The Art and Special Effects of Derek Meddings

Superman I & II – Goldeneye – Batman – Supergirl – Santa Claus: The Movie – Live and Let Die – The Neverending Story – Moonraker – The Spy Who Loved Me

After his career in the film industry took flight with Gerry Anderson in 1957, Derek Meddings proceeded to head the effects team and design every major vehicle for the hit British television series, Thunderbirds, Captain Scarlet and UFO. When the Anderson studio closed in 1970, Derek moved into movies and headed the effects on over 20 motion pictures.

His effects accolades include; six James Bond films from Roger Moore’s Live and Let Die to Pierce Brosnan’s Goldeneye, Batman, Supergirl, Santa Claus: The Movie and The Neverending Story. Derek Meddings also headed the miniature effects on the first two Superman films and won an Oscar® for his achievements on Superman-The Movie.

‘Special Effects Superman’ is a tribute to Derek Meddings and his amazing career. The book includes over 400 ‘on set’ photographs from the Meddings family collection and contributions from those who worked with Derek throughout his career, including a foreword by Sir Roger Moore.

Binding: Hardback
Extent: 160 pages
Dimensions: 290mm x 250mm
UK retail price: £25

Updated 18 December 2020: The book is out of print at this time.

Featured CapedWonder Photos

We are very pleased to announce that CapedWonder™.com has contributed photos to this exciting new book. Below are numerous never-before-released CapedWonder™ photos of Derek’s work from Superman-The Movie, plus some Superman II “sneak peek” photos and book pages graciously sent to me by the book’s publisher. Enjoy!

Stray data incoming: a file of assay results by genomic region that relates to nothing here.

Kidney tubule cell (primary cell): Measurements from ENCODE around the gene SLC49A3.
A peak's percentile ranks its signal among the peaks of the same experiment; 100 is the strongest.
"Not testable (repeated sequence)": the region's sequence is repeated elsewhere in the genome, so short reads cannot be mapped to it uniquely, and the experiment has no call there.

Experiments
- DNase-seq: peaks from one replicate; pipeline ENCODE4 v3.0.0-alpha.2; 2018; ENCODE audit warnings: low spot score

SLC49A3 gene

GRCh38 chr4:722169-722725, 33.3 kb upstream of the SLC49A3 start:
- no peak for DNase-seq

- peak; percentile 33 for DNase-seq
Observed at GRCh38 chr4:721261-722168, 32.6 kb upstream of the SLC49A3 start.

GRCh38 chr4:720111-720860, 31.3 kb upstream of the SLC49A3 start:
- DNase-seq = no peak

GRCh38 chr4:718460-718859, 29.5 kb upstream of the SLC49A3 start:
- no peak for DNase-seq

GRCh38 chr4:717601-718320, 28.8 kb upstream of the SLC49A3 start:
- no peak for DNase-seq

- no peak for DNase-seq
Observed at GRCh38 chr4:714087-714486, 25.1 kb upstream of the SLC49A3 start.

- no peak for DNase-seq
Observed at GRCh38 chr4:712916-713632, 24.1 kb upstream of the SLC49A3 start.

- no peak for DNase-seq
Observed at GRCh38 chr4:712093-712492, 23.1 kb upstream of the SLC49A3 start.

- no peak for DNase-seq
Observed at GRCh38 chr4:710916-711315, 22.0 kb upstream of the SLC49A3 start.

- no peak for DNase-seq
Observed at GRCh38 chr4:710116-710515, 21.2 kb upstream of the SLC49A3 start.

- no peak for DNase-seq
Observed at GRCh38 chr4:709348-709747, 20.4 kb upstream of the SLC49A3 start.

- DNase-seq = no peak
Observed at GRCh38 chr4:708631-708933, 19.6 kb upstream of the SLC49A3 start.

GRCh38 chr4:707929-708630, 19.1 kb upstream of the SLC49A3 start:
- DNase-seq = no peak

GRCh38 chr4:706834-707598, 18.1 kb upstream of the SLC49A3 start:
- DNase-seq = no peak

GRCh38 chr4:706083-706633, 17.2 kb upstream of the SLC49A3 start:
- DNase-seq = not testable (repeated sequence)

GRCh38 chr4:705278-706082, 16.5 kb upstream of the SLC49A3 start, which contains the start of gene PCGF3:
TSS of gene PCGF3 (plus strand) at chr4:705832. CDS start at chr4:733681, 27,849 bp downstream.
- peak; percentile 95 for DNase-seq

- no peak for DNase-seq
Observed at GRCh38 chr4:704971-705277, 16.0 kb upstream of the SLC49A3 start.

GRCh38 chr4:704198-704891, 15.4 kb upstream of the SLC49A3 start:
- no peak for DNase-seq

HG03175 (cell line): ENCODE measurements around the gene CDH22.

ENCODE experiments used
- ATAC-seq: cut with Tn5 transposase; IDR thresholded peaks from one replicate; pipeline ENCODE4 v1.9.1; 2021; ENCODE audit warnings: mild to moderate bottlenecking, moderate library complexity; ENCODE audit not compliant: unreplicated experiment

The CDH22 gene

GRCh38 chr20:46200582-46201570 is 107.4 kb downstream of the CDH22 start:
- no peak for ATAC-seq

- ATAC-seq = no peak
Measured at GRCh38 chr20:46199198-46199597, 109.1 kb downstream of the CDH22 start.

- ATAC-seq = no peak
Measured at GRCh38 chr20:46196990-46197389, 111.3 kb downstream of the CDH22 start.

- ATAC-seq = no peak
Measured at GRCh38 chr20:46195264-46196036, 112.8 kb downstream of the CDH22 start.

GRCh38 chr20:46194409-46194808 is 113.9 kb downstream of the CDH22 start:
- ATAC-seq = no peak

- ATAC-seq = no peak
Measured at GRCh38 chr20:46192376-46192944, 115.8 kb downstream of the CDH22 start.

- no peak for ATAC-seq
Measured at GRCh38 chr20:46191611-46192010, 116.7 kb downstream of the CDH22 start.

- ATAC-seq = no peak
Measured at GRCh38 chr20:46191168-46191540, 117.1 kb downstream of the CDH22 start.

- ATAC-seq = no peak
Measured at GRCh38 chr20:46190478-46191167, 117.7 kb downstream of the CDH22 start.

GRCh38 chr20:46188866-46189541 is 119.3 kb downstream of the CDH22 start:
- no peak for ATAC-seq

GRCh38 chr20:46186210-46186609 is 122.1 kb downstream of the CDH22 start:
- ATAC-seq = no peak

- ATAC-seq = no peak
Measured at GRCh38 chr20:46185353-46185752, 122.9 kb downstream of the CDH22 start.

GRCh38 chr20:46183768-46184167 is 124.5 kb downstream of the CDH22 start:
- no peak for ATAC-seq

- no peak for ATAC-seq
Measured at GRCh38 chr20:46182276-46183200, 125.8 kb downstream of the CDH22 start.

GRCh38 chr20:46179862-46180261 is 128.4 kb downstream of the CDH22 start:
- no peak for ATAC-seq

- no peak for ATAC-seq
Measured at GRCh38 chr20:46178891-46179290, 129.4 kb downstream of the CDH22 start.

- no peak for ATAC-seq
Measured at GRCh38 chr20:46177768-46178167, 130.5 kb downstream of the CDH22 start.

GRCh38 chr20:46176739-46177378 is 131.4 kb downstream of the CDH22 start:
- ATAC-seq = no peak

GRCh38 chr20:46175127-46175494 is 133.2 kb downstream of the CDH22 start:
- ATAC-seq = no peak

1 Response to Special Effects Superman

  1. James Small says:

    Thank you for posting these wonderful shots of old-school visual effects miniatures. I have the Derek Meddings book and can’t get enough of this now sadly lost art form. The CGI stuff they do today may have “improved” in many ways but they lack the charm, grit and hands-on physical realism that models and miniatures are able to portray. It’s too bad that this art is yet another wonderful mediam that has been destroyed by computers. Let’s see a computer make shots that look as realistic as the schoolbus hanging over the broken bridge or the top of the Eiffel tower in those shots above. Miniatures when doine right still look more realistic than most computer generated imagery, plus, you also get those “hapopy accidents” with physical objects that just don’t exist in the tightly controlled world of the computer.

    Rest in peace Mr. Meddings, and thank you and your great crew so much for your fantastic work over the years. Truly inspirational stuff.

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